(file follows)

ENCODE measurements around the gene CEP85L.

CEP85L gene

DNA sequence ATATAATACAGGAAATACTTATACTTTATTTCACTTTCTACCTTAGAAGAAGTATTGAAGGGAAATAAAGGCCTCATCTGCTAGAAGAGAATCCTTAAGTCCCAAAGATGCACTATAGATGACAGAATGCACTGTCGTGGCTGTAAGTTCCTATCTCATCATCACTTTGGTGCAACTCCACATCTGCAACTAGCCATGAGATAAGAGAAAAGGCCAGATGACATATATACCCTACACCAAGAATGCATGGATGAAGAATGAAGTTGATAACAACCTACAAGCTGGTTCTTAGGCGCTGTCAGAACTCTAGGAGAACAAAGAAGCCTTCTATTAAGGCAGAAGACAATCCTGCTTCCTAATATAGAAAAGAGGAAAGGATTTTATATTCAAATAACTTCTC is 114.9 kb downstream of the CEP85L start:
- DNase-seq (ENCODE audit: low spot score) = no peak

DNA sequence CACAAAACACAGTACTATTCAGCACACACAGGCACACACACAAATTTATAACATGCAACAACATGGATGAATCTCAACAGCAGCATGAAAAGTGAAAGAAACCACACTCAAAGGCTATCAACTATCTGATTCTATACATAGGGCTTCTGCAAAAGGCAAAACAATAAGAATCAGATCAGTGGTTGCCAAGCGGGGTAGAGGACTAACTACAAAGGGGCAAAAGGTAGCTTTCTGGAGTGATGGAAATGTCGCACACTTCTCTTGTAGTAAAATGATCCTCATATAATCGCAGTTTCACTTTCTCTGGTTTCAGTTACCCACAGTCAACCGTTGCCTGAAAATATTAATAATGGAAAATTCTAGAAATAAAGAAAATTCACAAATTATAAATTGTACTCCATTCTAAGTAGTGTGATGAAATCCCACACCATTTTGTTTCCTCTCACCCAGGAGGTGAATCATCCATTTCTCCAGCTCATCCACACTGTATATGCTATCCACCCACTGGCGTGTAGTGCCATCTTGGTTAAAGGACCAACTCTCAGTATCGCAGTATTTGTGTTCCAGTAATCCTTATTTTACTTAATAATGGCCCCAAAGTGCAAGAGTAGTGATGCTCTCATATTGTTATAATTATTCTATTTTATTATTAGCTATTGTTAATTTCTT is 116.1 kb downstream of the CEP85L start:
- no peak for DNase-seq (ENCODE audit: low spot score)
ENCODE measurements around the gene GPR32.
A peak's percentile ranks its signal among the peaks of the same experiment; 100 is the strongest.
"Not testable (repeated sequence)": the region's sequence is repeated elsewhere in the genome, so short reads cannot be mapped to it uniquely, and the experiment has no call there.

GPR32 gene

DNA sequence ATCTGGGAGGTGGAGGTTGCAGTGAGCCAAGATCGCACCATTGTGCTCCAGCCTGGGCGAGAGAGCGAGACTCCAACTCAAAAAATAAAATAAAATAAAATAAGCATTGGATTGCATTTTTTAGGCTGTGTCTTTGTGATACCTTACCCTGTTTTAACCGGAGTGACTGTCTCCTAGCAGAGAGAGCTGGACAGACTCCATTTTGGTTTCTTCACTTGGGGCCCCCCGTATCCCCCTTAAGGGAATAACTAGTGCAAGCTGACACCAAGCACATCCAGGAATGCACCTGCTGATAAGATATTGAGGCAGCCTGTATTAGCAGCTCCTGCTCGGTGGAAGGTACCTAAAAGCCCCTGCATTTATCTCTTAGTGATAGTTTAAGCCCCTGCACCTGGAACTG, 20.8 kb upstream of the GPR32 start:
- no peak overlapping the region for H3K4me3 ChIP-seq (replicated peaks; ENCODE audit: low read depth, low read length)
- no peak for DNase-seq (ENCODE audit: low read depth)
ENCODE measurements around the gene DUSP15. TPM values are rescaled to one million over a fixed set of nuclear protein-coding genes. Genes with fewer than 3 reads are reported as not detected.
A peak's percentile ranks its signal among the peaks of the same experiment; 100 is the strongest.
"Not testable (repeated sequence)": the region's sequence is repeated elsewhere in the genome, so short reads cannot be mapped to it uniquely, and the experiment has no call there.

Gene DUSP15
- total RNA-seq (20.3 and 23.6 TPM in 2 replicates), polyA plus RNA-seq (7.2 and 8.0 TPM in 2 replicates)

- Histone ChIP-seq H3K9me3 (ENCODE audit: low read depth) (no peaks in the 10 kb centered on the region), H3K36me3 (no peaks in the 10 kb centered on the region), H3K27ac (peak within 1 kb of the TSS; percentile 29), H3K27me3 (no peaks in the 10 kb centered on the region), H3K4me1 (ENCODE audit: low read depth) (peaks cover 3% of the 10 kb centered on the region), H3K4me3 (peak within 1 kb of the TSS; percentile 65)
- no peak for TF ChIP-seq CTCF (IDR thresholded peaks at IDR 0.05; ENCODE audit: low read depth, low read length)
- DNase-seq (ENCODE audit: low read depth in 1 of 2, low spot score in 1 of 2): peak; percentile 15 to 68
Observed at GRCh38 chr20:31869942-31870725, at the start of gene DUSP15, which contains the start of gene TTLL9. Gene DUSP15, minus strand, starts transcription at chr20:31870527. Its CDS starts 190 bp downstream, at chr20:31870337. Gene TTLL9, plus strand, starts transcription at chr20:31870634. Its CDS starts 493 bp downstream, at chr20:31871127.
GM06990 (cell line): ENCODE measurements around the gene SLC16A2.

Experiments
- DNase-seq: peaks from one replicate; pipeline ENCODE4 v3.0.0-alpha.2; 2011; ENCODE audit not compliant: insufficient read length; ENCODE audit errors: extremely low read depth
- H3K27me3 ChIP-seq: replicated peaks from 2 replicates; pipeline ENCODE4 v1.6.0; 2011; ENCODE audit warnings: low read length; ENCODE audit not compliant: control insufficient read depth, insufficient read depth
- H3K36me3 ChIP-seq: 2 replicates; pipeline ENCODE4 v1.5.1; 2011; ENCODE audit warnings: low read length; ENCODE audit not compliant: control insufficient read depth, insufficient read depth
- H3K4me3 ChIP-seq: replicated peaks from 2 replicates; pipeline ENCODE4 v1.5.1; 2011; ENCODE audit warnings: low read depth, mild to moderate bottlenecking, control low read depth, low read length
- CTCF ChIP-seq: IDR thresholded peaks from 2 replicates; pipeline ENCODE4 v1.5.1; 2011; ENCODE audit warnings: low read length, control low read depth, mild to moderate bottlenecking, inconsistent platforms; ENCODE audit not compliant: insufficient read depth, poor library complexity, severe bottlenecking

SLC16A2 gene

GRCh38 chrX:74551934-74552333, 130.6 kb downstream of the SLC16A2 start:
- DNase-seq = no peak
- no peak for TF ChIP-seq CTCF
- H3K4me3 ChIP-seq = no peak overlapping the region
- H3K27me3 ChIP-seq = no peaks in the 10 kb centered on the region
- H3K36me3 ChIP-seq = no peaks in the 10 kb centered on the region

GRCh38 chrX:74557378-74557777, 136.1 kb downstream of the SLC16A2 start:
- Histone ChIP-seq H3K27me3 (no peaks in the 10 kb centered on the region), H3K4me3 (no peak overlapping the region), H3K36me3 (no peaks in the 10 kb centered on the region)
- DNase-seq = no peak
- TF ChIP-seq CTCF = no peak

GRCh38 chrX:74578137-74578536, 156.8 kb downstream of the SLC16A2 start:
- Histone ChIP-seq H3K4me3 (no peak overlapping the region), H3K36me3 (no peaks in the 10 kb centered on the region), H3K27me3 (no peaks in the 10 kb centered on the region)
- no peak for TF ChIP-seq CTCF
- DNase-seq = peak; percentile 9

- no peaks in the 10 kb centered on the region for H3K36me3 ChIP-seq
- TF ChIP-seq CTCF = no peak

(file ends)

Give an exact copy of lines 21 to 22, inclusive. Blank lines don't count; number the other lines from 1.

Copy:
- DNase-seq (ENCODE audit: low read depth in 1 of 2, low spot score in 1 of 2): peak; percentile 15 to 68
Observed at GRCh38 chr20:31869942-31870725, at the start of gene DUSP15, which contains the start of gene TTLL9. Gene DUSP15, minus strand, starts transcription at chr20:31870527. Its CDS starts 190 bp downstream, at chr20:31870337. Gene TTLL9, plus strand, starts transcription at chr20:31870634. Its CDS starts 493 bp downstream, at chr20:31871127.